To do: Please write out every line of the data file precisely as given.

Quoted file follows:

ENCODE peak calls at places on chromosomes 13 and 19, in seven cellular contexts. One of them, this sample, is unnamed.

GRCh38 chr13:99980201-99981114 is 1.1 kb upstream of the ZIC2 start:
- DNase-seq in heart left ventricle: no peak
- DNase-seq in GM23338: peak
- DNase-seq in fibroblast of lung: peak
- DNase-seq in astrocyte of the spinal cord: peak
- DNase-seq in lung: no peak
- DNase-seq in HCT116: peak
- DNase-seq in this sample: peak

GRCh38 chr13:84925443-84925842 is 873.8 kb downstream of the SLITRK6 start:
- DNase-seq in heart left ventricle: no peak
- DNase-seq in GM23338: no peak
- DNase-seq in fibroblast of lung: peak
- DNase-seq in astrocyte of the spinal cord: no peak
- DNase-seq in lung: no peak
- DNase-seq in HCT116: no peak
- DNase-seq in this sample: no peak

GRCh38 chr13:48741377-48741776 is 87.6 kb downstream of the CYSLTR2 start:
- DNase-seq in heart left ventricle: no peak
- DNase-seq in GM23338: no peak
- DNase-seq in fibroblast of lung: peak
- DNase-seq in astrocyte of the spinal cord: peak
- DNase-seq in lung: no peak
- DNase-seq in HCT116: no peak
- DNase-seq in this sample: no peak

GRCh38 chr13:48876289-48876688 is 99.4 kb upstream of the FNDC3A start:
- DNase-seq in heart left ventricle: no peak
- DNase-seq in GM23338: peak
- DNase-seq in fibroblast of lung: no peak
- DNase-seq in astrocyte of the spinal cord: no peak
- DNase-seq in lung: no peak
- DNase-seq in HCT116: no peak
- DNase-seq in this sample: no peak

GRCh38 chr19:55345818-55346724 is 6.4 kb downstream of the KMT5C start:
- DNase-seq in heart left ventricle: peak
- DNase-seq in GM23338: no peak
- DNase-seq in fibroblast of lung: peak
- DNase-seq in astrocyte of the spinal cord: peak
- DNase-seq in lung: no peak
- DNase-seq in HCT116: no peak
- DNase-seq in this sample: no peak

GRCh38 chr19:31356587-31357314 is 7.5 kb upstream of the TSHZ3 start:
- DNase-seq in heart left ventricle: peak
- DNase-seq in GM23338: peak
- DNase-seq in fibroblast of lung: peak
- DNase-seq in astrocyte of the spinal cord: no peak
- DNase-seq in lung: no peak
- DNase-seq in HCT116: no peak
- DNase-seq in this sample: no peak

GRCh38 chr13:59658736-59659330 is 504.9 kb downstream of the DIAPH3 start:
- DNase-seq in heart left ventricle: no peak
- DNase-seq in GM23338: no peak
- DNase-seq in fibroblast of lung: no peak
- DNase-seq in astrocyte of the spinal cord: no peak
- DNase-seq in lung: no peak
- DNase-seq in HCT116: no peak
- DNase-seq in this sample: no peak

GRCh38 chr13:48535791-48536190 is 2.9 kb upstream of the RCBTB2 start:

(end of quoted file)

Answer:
ENCODE peak calls at places on chromosomes 13 and 19, in seven cellular contexts. One of them, this sample, is unnamed.

GRCh38 chr13:99980201-99981114 is 1.1 kb upstream of the ZIC2 start:
- DNase-seq in heart left ventricle: no peak
- DNase-seq in GM23338: peak
- DNase-seq in fibroblast of lung: peak
- DNase-seq in astrocyte of the spinal cord: peak
- DNase-seq in lung: no peak
- DNase-seq in HCT116: peak
- DNase-seq in this sample: peak

GRCh38 chr13:84925443-84925842 is 873.8 kb downstream of the SLITRK6 start:
- DNase-seq in heart left ventricle: no peak
- DNase-seq in GM23338: no peak
- DNase-seq in fibroblast of lung: peak
- DNase-seq in astrocyte of the spinal cord: no peak
- DNase-seq in lung: no peak
- DNase-seq in HCT116: no peak
- DNase-seq in this sample: no peak

GRCh38 chr13:48741377-48741776 is 87.6 kb downstream of the CYSLTR2 start:
- DNase-seq in heart left ventricle: no peak
- DNase-seq in GM23338: no peak
- DNase-seq in fibroblast of lung: peak
- DNase-seq in astrocyte of the spinal cord: peak
- DNase-seq in lung: no peak
- DNase-seq in HCT116: no peak
- DNase-seq in this sample: no peak

GRCh38 chr13:48876289-48876688 is 99.4 kb upstream of the FNDC3A start:
- DNase-seq in heart left ventricle: no peak
- DNase-seq in GM23338: peak
- DNase-seq in fibroblast of lung: no peak
- DNase-seq in astrocyte of the spinal cord: no peak
- DNase-seq in lung: no peak
- DNase-seq in HCT116: no peak
- DNase-seq in this sample: no peak

GRCh38 chr19:55345818-55346724 is 6.4 kb downstream of the KMT5C start:
- DNase-seq in heart left ventricle: peak
- DNase-seq in GM23338: no peak
- DNase-seq in fibroblast of lung: peak
- DNase-seq in astrocyte of the spinal cord: peak
- DNase-seq in lung: no peak
- DNase-seq in HCT116: no peak
- DNase-seq in this sample: no peak

GRCh38 chr19:31356587-31357314 is 7.5 kb upstream of the TSHZ3 start:
- DNase-seq in heart left ventricle: peak
- DNase-seq in GM23338: peak
- DNase-seq in fibroblast of lung: peak
- DNase-seq in astrocyte of the spinal cord: no peak
- DNase-seq in lung: no peak
- DNase-seq in HCT116: no peak
- DNase-seq in this sample: no peak

GRCh38 chr13:59658736-59659330 is 504.9 kb downstream of the DIAPH3 start:
- DNase-seq in heart left ventricle: no peak
- DNase-seq in GM23338: no peak
- DNase-seq in fibroblast of lung: no peak
- DNase-seq in astrocyte of the spinal cord: no peak
- DNase-seq in lung: no peak
- DNase-seq in HCT116: no peak
- DNase-seq in this sample: no peak

GRCh38 chr13:48535791-48536190 is 2.9 kb upstream of the RCBTB2 start: